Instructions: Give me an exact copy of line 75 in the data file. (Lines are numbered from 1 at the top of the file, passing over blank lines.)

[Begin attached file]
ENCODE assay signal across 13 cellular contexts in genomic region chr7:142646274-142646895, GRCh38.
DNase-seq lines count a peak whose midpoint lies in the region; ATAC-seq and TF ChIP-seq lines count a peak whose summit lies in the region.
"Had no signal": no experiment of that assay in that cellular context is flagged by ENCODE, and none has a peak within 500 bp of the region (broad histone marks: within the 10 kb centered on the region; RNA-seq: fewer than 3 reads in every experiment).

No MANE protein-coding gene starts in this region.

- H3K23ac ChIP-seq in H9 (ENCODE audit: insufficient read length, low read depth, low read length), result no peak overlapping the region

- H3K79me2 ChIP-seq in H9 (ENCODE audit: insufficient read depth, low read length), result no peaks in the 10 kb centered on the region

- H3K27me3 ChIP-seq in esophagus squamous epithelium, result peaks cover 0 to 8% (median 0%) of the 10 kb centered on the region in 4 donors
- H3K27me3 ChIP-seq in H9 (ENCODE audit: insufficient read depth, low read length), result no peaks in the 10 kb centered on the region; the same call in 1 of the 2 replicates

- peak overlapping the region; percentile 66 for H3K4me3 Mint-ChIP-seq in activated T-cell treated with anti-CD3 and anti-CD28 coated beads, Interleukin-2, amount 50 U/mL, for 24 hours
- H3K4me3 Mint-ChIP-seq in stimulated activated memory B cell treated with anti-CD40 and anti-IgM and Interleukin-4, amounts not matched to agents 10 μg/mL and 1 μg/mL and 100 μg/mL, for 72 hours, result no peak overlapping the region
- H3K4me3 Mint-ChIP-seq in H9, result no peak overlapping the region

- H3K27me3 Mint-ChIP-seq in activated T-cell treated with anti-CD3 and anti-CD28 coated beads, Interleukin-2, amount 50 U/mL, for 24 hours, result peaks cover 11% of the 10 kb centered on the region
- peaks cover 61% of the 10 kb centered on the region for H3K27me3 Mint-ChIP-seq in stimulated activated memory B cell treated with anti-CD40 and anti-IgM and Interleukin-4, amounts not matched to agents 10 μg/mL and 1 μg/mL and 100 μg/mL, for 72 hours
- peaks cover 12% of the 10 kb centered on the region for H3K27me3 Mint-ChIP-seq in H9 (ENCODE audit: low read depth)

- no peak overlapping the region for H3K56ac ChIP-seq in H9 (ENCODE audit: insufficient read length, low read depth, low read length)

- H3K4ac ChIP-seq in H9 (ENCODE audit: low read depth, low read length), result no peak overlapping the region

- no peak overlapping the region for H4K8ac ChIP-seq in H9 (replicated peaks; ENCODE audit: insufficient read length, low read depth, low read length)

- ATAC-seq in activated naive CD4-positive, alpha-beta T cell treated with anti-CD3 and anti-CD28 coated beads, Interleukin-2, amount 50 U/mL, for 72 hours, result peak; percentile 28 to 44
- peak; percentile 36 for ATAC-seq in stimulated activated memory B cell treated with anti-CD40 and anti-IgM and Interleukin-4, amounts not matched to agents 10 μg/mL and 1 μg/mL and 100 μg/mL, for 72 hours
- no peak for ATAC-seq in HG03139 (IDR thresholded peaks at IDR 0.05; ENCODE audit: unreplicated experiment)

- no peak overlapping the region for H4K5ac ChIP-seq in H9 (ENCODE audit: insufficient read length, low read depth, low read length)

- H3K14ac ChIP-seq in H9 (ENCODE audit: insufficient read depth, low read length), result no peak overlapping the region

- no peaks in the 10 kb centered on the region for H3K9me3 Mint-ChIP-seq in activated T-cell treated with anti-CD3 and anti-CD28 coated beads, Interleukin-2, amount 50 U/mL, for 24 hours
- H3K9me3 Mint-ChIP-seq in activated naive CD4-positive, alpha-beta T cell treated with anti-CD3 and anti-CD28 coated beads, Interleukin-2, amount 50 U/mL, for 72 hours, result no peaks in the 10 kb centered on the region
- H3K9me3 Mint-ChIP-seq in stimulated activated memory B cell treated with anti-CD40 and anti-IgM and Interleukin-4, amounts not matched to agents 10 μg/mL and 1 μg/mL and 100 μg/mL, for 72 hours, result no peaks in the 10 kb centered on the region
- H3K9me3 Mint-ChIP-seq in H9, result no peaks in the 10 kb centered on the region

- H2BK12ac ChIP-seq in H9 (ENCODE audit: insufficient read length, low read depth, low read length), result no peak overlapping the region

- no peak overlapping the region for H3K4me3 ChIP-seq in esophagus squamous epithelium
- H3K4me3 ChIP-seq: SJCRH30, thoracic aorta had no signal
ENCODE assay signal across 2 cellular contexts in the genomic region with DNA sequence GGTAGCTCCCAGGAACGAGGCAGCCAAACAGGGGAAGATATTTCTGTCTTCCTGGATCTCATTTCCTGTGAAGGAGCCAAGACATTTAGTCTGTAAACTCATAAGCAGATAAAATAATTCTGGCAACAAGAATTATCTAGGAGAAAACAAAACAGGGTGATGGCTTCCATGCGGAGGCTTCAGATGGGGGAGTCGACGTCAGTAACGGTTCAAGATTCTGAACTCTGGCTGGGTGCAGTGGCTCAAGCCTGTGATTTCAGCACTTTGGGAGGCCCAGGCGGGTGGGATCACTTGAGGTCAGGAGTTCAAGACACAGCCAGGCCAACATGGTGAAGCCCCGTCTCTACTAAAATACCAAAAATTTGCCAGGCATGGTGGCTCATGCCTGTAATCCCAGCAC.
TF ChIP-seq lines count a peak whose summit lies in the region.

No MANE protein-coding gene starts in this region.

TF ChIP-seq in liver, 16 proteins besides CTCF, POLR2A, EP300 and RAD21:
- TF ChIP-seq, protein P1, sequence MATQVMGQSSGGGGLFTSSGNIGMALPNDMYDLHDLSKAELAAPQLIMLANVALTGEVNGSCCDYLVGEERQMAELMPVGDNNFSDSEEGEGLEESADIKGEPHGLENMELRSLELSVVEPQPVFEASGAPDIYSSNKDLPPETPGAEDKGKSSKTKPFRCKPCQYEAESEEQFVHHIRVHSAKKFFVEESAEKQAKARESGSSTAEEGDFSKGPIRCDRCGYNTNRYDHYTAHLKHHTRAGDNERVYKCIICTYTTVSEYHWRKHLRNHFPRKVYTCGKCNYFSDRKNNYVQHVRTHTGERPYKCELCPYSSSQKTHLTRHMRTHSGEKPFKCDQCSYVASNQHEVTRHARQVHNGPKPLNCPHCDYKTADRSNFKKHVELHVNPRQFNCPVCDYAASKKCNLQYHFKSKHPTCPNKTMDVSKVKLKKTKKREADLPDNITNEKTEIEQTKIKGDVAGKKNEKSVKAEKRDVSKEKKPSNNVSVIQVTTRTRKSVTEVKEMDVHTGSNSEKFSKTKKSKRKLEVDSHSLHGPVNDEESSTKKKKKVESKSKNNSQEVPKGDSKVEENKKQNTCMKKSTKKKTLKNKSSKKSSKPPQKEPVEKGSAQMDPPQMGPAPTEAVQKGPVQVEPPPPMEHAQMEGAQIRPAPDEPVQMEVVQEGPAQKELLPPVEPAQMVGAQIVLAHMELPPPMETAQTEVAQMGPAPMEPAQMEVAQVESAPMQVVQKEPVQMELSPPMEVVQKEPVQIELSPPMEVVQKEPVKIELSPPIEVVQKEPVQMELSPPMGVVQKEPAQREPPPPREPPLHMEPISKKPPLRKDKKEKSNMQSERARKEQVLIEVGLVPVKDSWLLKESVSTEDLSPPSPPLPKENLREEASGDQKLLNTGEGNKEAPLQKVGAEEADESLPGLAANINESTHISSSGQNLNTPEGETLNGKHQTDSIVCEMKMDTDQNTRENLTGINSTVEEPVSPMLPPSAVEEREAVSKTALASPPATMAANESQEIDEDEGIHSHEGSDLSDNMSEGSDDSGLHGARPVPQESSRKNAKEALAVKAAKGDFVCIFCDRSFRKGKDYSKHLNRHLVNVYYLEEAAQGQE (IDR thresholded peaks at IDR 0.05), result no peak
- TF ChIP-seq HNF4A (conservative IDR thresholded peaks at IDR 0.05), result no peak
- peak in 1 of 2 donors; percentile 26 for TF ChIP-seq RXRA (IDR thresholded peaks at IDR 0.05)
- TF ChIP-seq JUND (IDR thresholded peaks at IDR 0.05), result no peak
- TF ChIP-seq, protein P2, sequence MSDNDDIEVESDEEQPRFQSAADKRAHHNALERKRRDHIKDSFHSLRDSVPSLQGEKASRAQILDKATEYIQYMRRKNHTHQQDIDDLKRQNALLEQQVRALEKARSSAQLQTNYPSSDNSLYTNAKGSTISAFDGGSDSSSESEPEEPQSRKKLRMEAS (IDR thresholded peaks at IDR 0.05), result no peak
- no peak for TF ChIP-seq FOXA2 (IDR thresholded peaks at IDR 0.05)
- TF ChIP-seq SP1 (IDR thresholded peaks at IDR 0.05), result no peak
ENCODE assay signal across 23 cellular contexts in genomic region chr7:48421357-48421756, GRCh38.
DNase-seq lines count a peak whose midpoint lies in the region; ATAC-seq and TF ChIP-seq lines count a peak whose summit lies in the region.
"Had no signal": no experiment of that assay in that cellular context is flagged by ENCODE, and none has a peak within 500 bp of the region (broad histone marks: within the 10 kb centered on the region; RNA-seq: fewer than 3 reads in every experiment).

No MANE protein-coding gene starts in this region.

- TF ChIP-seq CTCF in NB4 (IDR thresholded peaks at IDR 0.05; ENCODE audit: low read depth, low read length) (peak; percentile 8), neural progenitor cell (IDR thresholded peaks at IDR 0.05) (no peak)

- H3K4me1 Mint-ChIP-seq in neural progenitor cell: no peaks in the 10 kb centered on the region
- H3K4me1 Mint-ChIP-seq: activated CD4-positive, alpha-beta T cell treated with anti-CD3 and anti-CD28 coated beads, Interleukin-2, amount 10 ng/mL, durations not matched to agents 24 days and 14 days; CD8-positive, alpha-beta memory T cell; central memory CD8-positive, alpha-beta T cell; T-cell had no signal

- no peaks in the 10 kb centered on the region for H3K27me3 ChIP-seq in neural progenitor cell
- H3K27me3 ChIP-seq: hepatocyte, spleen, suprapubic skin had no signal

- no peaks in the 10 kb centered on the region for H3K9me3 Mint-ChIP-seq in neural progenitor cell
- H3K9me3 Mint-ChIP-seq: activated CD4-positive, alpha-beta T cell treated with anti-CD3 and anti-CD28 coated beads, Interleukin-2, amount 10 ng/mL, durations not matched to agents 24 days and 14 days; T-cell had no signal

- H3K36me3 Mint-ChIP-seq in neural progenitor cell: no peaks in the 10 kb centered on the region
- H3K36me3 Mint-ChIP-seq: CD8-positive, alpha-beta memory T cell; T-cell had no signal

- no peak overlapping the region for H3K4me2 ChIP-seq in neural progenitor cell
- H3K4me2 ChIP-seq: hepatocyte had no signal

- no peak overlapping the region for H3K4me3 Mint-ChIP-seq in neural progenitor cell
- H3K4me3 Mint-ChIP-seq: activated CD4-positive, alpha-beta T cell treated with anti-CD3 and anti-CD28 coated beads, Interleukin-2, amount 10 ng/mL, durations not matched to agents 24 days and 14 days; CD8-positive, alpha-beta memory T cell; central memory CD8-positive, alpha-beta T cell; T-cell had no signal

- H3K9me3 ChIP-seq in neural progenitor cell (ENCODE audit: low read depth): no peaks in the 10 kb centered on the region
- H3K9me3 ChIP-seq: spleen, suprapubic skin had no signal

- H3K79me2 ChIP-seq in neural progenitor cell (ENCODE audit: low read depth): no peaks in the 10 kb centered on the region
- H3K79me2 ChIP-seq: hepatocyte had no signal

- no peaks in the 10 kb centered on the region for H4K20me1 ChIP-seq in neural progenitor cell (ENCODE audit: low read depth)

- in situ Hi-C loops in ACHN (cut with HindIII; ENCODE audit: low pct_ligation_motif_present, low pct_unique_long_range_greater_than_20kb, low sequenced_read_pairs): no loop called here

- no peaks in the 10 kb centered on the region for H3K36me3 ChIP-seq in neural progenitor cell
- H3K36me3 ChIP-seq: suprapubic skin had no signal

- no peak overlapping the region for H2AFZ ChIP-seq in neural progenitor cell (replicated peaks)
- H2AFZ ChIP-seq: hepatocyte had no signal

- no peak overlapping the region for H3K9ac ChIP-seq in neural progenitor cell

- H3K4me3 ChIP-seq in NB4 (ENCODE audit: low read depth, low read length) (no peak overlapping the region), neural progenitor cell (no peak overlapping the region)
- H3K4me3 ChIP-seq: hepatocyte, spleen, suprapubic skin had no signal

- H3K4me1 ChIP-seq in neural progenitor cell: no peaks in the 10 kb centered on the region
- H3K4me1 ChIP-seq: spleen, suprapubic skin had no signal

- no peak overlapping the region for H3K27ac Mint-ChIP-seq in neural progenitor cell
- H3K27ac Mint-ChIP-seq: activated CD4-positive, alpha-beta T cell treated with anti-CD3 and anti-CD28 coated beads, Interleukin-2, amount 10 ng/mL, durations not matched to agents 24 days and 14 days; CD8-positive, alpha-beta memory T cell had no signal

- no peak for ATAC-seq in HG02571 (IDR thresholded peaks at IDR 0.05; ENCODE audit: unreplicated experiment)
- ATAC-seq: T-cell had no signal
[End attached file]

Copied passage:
- no peak for ATAC-seq in HG02571 (IDR thresholded peaks at IDR 0.05; ENCODE audit: unreplicated experiment)